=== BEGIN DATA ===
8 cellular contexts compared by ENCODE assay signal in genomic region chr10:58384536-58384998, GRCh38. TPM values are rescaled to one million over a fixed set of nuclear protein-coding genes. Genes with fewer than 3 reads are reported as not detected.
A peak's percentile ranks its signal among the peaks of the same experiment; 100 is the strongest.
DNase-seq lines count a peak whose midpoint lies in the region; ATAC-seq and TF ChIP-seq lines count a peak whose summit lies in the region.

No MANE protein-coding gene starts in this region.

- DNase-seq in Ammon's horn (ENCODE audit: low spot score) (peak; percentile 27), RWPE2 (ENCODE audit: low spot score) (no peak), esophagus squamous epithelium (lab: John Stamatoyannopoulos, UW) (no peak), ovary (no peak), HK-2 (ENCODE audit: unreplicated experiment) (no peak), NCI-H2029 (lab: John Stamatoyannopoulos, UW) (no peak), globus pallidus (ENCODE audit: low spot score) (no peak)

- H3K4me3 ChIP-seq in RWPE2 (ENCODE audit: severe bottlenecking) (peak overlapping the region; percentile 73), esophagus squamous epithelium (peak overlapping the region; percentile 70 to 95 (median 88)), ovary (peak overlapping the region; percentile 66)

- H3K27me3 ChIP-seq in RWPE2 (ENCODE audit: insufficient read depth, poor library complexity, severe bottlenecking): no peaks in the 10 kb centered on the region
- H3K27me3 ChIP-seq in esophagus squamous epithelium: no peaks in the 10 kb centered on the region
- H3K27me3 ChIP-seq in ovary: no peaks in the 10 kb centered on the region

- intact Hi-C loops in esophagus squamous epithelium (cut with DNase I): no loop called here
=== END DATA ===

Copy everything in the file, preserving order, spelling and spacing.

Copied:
8 cellular contexts compared by ENCODE assay signal in genomic region chr10:58384536-58384998, GRCh38. TPM values are rescaled to one million over a fixed set of nuclear protein-coding genes. Genes with fewer than 3 reads are reported as not detected.
A peak's percentile ranks its signal among the peaks of the same experiment; 100 is the strongest.
DNase-seq lines count a peak whose midpoint lies in the region; ATAC-seq and TF ChIP-seq lines count a peak whose summit lies in the region.

No MANE protein-coding gene starts in this region.

- DNase-seq in Ammon's horn (ENCODE audit: low spot score) (peak; percentile 27), RWPE2 (ENCODE audit: low spot score) (no peak), esophagus squamous epithelium (lab: John Stamatoyannopoulos, UW) (no peak), ovary (no peak), HK-2 (ENCODE audit: unreplicated experiment) (no peak), NCI-H2029 (lab: John Stamatoyannopoulos, UW) (no peak), globus pallidus (ENCODE audit: low spot score) (no peak)

- H3K4me3 ChIP-seq in RWPE2 (ENCODE audit: severe bottlenecking) (peak overlapping the region; percentile 73), esophagus squamous epithelium (peak overlapping the region; percentile 70 to 95 (median 88)), ovary (peak overlapping the region; percentile 66)

- H3K27me3 ChIP-seq in RWPE2 (ENCODE audit: insufficient read depth, poor library complexity, severe bottlenecking): no peaks in the 10 kb centered on the region
- H3K27me3 ChIP-seq in esophagus squamous epithelium: no peaks in the 10 kb centered on the region
- H3K27me3 ChIP-seq in ovary: no peaks in the 10 kb centered on the region

- intact Hi-C loops in esophagus squamous epithelium (cut with DNase I): no loop called here